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ACLU says Polk County Sheriff's Office plans to buy a new 'spy' plane raises privacy concerns

Polk County Commissioners approved a $5 million transfer to the sheriff's department to purchase a new or used Kodiak 100 aircraft. The plane will have increased surveillance and imaging capabilities that leaves some residents uneasy.
Kodiak Aircraft Company
/
Daher
Polk County Commissioners approved a $5 million transfer to the sheriff's department to purchase a new or used Kodiak 100 aircraft. The plane will have increased surveillance and imaging capabilities that leaves some residents uneasy.

Polk County commissioners approved the sheriff's office access to $5 million to purchase a new or used surveillance aircraft during a meeting last week. But the American Civil Liberties Union of Florida says what some are calling the 'spy' plane raises privacy concerns.

"I think the the burden is on the county commission not to allow more surveillance without rules to govern it. How long are the (surveillance) tapes kept? Who has access to it? What other uses can be made of it?" director Howard Simon said.

The new Kodiak 100 plane would take the place of a Cessna 182 the department has used for the last 20 years.

That aircraft limits the possible operations of the department due to Amazon flights in and out of the Lakeland Linder Airport, commissioners said.

The Kodiak 100 is a military / law enforcement grade aircraft with intelligence, surveillance, and reconnaissance (ISR) capabilities, according to manufacturer Daher.

Polk's new plane would be equipped with stronger surveillance and imaging technology that covers broader areas of land and does it at higher altitudes than the Cessna, officials said.

Chief Ian Floyd said that it would be used "primarily for drug traffickers."

"The primary mission is surveilling folks that are involved in trafficking narcotics here in the county (like) methamphetamine (and) fentanyl. These are large-level, high-level narcotics investigations and that airplane is critical for that," he said.

Commissioner Neil Combee asked Floyd if the privacy issues and the plane are things the public should be concerned with.

"That's tinfoil hat, you know, crazy-talk," Floyd told the board. "We're not out there surveilling law abiding citizens. This is primarily for drug traffickers, who are pushing poison into our community."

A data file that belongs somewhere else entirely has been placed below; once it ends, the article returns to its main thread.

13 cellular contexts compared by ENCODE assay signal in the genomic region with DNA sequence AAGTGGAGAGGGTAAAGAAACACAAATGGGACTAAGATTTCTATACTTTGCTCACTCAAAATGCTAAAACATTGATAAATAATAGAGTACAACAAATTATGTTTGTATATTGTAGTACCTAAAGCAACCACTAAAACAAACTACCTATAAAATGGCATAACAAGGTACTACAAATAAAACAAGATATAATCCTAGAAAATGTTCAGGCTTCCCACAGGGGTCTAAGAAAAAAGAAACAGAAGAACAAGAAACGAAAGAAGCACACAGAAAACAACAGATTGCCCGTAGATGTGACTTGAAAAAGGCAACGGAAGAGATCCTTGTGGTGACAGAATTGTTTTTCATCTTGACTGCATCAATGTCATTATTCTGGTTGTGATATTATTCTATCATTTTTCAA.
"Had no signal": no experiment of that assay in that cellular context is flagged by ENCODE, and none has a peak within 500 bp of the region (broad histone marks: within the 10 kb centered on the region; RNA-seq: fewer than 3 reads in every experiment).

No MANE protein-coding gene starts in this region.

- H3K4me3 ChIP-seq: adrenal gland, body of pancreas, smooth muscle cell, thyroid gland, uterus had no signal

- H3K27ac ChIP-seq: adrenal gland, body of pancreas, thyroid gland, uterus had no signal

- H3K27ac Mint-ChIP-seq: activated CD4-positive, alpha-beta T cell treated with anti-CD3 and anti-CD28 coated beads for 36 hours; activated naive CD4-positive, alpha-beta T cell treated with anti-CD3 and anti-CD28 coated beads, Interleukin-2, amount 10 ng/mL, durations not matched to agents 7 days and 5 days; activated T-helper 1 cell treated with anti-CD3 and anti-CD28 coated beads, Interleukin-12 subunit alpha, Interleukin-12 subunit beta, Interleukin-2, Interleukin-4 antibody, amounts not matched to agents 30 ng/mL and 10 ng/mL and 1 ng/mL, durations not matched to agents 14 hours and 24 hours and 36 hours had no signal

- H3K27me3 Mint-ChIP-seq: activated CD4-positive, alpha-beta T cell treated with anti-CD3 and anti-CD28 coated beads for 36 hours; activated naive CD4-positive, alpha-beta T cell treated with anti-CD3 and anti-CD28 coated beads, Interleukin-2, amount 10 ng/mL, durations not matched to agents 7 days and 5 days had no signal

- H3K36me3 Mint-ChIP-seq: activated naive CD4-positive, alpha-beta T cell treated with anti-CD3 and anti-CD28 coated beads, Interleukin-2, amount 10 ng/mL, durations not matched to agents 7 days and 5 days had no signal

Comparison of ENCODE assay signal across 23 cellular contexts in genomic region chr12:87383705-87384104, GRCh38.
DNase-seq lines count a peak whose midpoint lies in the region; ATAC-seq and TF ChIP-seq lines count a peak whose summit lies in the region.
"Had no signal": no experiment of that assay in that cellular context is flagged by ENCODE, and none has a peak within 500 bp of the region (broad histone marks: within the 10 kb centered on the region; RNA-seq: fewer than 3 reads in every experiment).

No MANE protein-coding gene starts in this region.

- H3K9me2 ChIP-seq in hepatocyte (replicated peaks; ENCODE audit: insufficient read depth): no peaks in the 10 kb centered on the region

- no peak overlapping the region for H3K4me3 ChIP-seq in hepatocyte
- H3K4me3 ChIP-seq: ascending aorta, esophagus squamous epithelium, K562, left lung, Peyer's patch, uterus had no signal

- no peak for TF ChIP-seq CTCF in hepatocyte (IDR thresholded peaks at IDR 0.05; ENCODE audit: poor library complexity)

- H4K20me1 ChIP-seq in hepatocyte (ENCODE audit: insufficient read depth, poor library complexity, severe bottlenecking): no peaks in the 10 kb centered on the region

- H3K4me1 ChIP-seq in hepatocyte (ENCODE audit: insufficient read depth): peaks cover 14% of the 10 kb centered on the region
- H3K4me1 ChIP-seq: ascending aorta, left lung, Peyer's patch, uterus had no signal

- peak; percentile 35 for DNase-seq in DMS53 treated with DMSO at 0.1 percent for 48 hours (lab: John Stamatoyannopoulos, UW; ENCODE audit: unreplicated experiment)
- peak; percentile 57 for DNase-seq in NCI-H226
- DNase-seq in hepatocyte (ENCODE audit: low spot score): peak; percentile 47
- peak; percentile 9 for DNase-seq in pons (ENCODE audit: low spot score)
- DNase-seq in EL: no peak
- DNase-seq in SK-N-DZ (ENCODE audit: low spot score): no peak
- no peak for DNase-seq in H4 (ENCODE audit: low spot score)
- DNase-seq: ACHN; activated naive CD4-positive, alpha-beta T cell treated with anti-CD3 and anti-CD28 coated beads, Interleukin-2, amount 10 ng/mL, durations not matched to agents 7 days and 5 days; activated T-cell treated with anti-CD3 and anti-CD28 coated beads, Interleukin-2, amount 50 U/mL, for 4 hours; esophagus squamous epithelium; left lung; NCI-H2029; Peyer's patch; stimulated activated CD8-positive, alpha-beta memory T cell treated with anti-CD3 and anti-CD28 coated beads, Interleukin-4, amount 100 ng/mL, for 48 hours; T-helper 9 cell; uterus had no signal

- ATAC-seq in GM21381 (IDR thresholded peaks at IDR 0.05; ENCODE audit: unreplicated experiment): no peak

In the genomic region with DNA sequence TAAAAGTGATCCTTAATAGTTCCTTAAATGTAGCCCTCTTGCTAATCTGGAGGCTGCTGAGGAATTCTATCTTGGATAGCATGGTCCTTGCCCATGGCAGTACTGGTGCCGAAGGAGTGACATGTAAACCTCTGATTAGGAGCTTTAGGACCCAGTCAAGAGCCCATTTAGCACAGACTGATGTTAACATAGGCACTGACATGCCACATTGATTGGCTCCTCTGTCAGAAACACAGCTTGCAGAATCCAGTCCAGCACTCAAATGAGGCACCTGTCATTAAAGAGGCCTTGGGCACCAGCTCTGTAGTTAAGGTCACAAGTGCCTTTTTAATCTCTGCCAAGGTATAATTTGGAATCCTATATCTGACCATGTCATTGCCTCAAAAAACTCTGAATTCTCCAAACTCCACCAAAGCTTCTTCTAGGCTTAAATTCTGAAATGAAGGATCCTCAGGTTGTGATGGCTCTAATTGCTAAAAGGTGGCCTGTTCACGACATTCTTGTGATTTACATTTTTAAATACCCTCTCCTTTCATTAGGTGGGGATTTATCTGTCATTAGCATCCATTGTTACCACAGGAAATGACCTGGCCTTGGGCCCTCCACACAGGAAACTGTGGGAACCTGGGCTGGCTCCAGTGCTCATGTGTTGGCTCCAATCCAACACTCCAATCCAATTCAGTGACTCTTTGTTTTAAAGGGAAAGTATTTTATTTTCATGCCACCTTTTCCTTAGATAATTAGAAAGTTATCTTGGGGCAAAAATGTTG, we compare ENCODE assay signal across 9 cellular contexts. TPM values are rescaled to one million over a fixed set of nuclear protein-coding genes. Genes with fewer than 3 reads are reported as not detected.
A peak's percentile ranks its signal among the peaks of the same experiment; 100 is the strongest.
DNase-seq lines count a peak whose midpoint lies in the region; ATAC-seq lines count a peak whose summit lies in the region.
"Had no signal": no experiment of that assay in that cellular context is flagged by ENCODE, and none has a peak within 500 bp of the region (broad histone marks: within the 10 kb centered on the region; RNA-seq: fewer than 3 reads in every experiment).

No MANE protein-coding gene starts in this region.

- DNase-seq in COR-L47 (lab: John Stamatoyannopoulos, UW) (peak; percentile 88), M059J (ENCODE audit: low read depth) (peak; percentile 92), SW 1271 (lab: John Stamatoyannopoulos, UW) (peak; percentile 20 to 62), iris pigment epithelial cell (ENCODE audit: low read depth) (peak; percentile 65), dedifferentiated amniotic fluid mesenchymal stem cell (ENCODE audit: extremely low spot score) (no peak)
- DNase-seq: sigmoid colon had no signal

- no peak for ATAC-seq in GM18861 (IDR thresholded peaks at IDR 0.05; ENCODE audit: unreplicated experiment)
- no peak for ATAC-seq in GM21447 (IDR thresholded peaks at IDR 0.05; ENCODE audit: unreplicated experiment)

He added the information gained on the aircraft is not videotaped.

"We put bad guys in jail. We put drug traffickers in jail. And that's what this aircraft is meant for," Floyd said.

"It's not crazy talk for people to want to protect their own privacy. Law enforcement doesn't just say, 'Well, we're doing it for a good purpose. Therefore, anything goes,'" Simon said. "It's not the case in America that anything goes — law enforcement still has an obligation to protect the privacy of people."

Florida statute limits the government's and law enforcement's ability to "gather evidence or other information" by using an unmanned drone. However, manned aircraft are legal under the law.

But Simon said the same principles should apply — if law enforcement wants to put someone under surveillance, they should first get a warrant.

Polk resident Bonnie Patterson-James raised concerns over possible privacy issues at the commission meeting as well.

She said she does not support the decision to purchase the aircraft and questions its "implications to our community."

Patterson-James also asked why Sheriff Grady Judd would spend $5 million on a new plane but "will not spend $4 million to put cameras on his deputies."

Patterson-James was arrested by PCSO in May after throwing a rolled-up pair of women's panties at Rep. Jennifer Canady (R-Lakeland) and a deputy following a dedication of a new pregnancy center. She pleaded guilty to the charge of attempting to disturb a lawful assembly, with adjudication withheld, as reported by The Ledger.

A spokesperson for the sheriff's office confirmed the department does not use body cameras or dash cams.
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Meghan Bowman
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